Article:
application to NRC for an authorization to construct the repository.

                 In order to ensure that the information submitted to NRC is verifiable and
                 well documented, NRC requires nuclear facilities to develop a quality
                 assurance program that includes a process to identify problems, develop
                 corrective actions, and monitor the effectiveness of these actions. Among
                 other things, such a quality assurance program is required to (1) train
                 personnel in quality assurance; (2) inspect activities that affect quality;
                 (3) establish controls over testing programs and test equipment, such as
                 ensuring that this equipment is properly calibrated; (4) establish and
                 maintain records, including records documenting the qualifications of
                 personnel performing repository work; and (5) verify compliance with the
                 rules and procedures of the quality assurance program to determine the
                 effectiveness of the program.

                 In carrying out its responsibility for the Yucca Mountain repository to
                 meet the Environmental Protection Agency’s (EPA) standards for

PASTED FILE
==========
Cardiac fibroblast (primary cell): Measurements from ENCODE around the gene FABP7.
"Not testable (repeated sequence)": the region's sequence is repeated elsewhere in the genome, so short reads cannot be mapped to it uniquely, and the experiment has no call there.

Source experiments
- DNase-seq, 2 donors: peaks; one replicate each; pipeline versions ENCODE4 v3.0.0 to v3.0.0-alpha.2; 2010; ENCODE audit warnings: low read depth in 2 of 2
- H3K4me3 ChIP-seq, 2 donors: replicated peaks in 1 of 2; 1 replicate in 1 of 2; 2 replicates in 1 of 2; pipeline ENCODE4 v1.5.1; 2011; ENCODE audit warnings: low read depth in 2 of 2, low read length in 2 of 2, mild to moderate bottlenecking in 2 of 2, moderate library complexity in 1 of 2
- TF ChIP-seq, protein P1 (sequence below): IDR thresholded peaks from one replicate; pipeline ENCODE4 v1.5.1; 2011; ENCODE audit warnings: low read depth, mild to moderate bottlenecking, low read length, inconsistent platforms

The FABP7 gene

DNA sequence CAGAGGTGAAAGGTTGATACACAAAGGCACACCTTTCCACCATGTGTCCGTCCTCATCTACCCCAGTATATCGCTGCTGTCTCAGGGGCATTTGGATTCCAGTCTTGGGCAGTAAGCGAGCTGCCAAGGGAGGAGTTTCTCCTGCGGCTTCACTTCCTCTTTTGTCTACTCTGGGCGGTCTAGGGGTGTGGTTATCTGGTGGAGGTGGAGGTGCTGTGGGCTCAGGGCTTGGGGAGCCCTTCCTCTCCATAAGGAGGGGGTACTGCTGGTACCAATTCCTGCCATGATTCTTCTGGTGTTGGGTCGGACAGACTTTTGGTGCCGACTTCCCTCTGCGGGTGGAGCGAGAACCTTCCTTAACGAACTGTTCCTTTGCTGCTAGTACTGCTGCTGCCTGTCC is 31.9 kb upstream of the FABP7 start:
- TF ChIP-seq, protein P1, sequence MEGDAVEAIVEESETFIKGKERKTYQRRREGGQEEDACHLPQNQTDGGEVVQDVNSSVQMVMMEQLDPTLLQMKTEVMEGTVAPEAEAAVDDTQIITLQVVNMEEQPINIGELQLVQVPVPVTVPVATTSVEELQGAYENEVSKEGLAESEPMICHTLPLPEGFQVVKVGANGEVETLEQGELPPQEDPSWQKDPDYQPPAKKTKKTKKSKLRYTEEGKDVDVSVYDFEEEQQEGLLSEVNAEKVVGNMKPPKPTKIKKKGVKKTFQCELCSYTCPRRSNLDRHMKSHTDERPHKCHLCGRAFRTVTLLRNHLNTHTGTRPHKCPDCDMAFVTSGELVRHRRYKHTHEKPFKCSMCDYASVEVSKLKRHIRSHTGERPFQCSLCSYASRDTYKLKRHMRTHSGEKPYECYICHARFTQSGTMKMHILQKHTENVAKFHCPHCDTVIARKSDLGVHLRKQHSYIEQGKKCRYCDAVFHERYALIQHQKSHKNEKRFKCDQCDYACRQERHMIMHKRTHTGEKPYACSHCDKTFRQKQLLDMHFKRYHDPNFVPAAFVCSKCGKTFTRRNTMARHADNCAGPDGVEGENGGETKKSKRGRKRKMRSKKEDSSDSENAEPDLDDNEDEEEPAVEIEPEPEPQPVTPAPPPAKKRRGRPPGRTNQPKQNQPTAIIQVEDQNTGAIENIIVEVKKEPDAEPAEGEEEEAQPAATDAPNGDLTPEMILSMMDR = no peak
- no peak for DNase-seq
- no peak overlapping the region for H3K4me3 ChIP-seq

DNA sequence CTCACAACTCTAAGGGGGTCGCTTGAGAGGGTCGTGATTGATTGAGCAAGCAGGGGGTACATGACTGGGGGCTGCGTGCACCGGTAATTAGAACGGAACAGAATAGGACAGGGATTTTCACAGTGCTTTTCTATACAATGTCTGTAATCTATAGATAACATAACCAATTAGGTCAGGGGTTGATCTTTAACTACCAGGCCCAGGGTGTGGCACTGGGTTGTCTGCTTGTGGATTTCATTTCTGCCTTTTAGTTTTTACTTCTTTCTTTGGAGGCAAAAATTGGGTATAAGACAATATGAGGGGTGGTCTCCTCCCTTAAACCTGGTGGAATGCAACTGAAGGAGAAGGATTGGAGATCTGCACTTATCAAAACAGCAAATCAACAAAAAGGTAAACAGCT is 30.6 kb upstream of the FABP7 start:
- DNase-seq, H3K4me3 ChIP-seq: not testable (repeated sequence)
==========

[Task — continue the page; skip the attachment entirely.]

protecting public health and safety, as well as its standards, NRC provides
                 consultation and advice to DOE in the project’s pre-application period.
                 NRC officials are located onsite at the Yucca Mountain project office
                 where they conduct daily oversight of project activities, including


                 Page 2                                                          GAO-03-826T
                     observing and commenting on DOE’s quality assurance audits and
                     preparing bi-monthly reports on the overall status of the program.
                     Additionally, DOE and NRC hold quarterly quality assurance meetings and
                     conduct exchanges between staff on technical issues.


                     DOE’s quality assurance problems at the Yucca Mountain repository site
History of Actions   date back to the late 1980s. In a 1988 report, we identified significant